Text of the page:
Finally as for MTV's RW...It is quite interesting to see a transgendered person on there. I admit I stopped watching in 2001 but I cannot recall ever seeing a transgendered person on the show up until now. What I do know about transgendered persons is very limited but if I remember right they usually feel like they are a woman trapped in a man's body and vice versa. I will be very interested to see how our discussion in class progresses and perhaps we can talk about it there.

  2. I don't think we can really ever fully comprehend and appreciate how influential the media was and how strong societal expectations were 65 years ago. It's easy for us today to say that people should have just been more tolerant, or more flexible in their thinking. Or they should have opened their minds to a diversity of other options and ideas. Change in society is hard and it hurts and there's a lot of kicking and screaming on both sides, those who want things to stay the same and those who are fed up. Diversity is everywhere in society today- all kinds of viewpoints, all kinds of lifestyles, all kinds of values. ideological choices are everywhere. How could we even imagine living with such focused societal expectations on the roles and characteristics of women? Today, so much more is acceptable in the media and in society of what a woman can and can't do, what she looks like and how she lives. And granted, we do still deal with stereotypes today, but I don't believe it's anything like the 1950's. Reading this book makes me feel lucky to be born when I was, to live in an open-minded society that took 60 years to get here.

  3. I agree with Meg. It is pretty much impossible to imagine or fully understand what it was like to live during the 60's. We can read about it all we want, but the point is, we'll never completely understand because we weren't there. Back then there were tons of women's right's issues going on. Douglas talks about feminism and how it's was sort of considered a dirty word. Today, in the year 2009 women technically posses all the right's that men do. But I think when we're referring to self-esteem, and how "that's what it's all about" we have to consider both time periods. I agree that self-esteem is essential. I grew up being taught that I was important, had a lot to offer and that no one could tear me down but myself. I was taught and shown how to develop great self-esteem. But was this taught and exemplified in the 60's? I guarantee you if it was, it was not even close to how stressed it is today. And on top of that, I guarantee the media messages at that time were not worried about girl's having a healthy self-image and self-esteem. As much as we bash media and its negative impact, I do think that media can bring about positive feelings and positive change. If it were all bad, it wouldn't still be around, would it? Like Meg, I am also very grateful to have been born in this generation and enjoy the benefits of an open-minded society.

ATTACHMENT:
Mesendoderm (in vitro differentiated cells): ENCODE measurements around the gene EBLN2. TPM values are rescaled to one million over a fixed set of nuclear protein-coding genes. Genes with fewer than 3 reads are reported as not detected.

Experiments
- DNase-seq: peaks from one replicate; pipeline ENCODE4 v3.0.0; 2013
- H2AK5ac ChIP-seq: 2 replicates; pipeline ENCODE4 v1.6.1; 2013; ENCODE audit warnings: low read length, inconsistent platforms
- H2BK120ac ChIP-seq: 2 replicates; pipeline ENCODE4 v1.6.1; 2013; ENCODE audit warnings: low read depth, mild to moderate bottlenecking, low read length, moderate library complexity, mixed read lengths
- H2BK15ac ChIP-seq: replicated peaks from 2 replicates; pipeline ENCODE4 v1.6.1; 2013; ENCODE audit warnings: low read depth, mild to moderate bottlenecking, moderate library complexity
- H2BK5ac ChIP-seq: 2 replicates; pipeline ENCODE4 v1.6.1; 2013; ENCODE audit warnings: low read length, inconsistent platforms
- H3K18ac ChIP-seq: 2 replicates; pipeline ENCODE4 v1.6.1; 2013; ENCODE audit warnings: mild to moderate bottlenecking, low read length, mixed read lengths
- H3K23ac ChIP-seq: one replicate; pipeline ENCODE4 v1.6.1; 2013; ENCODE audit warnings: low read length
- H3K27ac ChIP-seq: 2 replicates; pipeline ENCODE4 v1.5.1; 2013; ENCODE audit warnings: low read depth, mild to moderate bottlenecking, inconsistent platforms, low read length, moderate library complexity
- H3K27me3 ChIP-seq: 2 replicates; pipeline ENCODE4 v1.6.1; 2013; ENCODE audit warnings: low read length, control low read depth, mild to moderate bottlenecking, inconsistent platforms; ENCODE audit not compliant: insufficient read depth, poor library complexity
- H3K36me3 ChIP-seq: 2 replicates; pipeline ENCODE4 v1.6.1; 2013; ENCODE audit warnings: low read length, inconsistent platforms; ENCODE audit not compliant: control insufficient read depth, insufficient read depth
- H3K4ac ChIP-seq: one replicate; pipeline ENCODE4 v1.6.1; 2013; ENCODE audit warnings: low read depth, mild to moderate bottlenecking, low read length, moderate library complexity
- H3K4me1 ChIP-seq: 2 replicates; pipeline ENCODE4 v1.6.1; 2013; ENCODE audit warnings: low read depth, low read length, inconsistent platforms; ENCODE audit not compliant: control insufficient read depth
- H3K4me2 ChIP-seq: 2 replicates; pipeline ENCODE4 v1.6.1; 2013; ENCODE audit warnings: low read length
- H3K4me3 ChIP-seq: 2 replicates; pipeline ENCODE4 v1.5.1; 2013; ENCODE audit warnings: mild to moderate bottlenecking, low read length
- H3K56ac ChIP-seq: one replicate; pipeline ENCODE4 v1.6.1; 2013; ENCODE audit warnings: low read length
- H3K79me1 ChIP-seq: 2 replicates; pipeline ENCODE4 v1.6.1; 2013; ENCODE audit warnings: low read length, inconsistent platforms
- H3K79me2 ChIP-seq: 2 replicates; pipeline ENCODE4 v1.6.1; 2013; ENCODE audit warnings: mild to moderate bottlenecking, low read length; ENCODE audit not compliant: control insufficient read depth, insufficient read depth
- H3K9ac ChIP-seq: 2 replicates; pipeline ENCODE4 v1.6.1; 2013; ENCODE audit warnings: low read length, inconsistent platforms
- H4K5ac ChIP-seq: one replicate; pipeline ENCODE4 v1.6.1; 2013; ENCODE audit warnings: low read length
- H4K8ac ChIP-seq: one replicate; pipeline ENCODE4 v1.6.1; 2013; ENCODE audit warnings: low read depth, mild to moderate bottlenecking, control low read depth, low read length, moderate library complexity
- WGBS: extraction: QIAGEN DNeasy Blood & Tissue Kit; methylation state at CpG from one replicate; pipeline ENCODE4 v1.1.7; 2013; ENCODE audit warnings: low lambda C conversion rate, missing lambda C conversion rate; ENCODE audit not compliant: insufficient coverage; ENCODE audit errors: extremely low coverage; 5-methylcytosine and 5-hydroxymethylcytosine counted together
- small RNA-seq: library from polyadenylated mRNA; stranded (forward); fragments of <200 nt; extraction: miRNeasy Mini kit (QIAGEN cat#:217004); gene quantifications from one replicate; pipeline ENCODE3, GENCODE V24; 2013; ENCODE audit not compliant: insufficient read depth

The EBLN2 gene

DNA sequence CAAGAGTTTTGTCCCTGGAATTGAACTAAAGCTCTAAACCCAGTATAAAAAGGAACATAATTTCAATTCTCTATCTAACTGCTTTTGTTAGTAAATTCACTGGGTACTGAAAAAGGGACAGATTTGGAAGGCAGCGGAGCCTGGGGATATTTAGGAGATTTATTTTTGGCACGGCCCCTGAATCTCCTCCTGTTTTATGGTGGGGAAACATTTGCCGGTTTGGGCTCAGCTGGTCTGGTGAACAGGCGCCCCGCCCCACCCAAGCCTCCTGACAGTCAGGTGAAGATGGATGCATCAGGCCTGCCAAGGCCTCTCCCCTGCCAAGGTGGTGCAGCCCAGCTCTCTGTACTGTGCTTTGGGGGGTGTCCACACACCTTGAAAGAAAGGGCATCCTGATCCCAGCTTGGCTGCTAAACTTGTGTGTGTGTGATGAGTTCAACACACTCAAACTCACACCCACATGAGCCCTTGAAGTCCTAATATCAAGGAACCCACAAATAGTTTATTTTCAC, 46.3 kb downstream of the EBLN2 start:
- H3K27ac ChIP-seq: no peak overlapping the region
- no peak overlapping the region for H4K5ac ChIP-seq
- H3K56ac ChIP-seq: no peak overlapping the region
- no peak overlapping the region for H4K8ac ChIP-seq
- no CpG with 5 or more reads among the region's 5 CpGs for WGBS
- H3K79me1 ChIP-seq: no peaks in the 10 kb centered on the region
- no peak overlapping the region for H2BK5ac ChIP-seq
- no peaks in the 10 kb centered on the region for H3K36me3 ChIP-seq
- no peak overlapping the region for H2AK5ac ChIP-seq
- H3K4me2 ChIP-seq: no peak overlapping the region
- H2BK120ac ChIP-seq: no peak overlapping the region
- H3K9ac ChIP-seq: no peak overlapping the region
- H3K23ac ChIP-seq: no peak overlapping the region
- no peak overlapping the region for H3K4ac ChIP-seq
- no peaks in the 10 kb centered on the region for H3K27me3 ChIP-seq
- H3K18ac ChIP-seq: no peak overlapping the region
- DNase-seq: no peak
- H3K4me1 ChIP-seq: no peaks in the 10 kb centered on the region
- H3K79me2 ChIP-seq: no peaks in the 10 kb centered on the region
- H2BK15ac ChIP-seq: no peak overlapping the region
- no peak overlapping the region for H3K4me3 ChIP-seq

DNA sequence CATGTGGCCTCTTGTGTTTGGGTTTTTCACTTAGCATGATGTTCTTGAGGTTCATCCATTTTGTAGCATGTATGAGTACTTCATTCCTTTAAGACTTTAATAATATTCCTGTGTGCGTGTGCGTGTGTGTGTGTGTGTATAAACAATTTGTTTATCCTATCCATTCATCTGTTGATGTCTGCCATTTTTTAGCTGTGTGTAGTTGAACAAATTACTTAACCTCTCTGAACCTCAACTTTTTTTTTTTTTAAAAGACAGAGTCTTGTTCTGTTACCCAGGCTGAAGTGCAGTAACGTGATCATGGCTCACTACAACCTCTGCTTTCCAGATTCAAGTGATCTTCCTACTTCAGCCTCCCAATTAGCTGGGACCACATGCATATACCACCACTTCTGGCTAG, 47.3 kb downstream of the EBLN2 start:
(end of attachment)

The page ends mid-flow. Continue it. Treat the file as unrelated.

4. Actually funny enough I would have totally thought that girl guy whatever was transgender she looks like it to me or he looks like it. I can feel the tension in the room during class from the girls I think they definitely have alot of passion on this issue of gender and discrimination. From your blog I can see you to so take advantage of the time to give it to us guys and enjoy the ride. You may scare all of us if you get to crazy though but you have passion I can tell so I want to atleast give you credit for that.

  5. I like your observation that "It really is all about self esteem you know". That we as a people have our self esteem manipulated this way & that is also without question. I'm pretty sure that surviving Jr. High with your self esteem intact was quite the accomplishment for most people.
    Think about it, if Douglas writes that women had these unrealistic standards for say, child-rearing or home management set for them, what effect would it have on their self esteem knowing they had untidy houses or kids that were unlike the media-reinforced standard? Their self esteem would crater, because at least on tv, the standard had perfect kids, perfect houses & they did house work in high heels. That message today is anachronistic and retrograde. You say you hate being told what to do. Look at your environment, can you say you've not been affected by what the marketplace tries to sell? I know I have at times.
    I think part of Douglas' point was that for her generation, being targeted by the media made people insecure, whether they loved being told what to do or not.

  6. Thanks for the comments guys! I completely agree that I am lucky to know this world and not the one Douglas did. I do have respect for those women. I guess I just would never want anyone to use it as an excuse for thier own unhappiness. And adam...are you trying to say I'm crazy? ha ha. And Ben, you are totally right, I am guilty of being influenced by the media. I would just say I work hard not to let anyone or anything else dictate my life.